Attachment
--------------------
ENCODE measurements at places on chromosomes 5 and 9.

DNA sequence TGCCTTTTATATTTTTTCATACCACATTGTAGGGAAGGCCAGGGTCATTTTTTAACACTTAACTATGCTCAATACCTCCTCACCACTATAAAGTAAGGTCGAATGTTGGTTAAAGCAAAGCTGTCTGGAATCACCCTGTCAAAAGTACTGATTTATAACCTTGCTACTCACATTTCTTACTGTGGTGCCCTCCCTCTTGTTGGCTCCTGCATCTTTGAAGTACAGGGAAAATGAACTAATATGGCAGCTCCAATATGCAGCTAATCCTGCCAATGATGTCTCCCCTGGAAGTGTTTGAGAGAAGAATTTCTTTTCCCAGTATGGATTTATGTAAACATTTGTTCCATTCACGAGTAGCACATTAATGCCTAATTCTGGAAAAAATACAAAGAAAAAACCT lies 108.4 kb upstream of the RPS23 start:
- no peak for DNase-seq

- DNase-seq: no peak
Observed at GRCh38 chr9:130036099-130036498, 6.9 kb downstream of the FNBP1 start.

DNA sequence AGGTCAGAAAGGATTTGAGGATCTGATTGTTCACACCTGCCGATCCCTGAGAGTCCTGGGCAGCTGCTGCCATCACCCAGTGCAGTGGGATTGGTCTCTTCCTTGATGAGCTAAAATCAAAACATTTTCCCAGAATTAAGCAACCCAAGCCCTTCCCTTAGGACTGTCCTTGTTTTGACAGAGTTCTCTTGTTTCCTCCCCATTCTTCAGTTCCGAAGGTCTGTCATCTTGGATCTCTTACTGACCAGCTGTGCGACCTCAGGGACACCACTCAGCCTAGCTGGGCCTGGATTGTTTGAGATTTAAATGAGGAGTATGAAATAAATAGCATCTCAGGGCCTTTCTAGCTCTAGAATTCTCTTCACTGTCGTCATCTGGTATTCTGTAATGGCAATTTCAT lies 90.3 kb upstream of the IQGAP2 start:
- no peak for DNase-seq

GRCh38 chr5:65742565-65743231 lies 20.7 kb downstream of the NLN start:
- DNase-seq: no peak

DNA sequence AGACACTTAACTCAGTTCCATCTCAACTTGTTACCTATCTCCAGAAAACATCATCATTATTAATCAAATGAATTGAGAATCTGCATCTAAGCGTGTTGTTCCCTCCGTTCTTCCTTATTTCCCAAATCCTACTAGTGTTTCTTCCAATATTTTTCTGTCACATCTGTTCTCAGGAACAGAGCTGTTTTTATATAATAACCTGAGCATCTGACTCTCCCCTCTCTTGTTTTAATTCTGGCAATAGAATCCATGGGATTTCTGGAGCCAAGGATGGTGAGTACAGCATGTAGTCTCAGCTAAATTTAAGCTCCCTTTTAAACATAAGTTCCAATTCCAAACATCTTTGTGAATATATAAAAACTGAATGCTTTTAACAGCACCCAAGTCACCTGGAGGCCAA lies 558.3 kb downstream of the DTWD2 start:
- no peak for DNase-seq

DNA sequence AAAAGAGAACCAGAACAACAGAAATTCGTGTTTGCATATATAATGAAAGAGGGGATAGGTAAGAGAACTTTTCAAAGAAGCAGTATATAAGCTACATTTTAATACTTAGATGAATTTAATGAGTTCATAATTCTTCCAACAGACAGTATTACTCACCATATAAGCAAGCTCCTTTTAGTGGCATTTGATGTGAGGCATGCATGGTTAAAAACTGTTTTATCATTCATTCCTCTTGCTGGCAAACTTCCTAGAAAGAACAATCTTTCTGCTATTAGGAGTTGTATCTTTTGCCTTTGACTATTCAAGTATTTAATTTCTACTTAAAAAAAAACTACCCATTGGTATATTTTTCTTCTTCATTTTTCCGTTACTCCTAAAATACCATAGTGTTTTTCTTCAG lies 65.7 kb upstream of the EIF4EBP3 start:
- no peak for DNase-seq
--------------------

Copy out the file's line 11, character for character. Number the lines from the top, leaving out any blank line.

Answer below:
- no peak for DNase-seq